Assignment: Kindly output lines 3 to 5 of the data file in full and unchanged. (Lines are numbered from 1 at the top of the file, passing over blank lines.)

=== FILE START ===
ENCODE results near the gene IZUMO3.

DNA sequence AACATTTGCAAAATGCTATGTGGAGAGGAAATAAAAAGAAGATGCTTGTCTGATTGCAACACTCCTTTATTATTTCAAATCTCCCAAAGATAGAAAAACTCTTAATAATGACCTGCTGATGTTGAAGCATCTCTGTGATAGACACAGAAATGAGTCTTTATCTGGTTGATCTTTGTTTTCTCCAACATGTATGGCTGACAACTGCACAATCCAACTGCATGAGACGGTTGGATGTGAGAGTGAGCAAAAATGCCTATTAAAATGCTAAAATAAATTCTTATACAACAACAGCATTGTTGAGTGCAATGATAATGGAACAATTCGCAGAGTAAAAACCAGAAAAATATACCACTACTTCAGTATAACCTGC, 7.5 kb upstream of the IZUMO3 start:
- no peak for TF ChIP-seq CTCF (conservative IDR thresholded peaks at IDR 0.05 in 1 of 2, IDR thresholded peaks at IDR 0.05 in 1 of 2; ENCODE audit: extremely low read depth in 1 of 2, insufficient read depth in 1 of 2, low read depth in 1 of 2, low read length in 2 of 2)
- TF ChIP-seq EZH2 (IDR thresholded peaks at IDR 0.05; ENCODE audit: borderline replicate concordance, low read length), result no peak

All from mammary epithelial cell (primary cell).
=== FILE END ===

- no peak for TF ChIP-seq CTCF (conservative IDR thresholded peaks at IDR 0.05 in 1 of 2, IDR thresholded peaks at IDR 0.05 in 1 of 2; ENCODE audit: extremely low read depth in 1 of 2, insufficient read depth in 1 of 2, low read depth in 1 of 2, low read length in 2 of 2)
- TF ChIP-seq EZH2 (IDR thresholded peaks at IDR 0.05; ENCODE audit: borderline replicate concordance, low read length), result no peak

All from mammary epithelial cell (primary cell).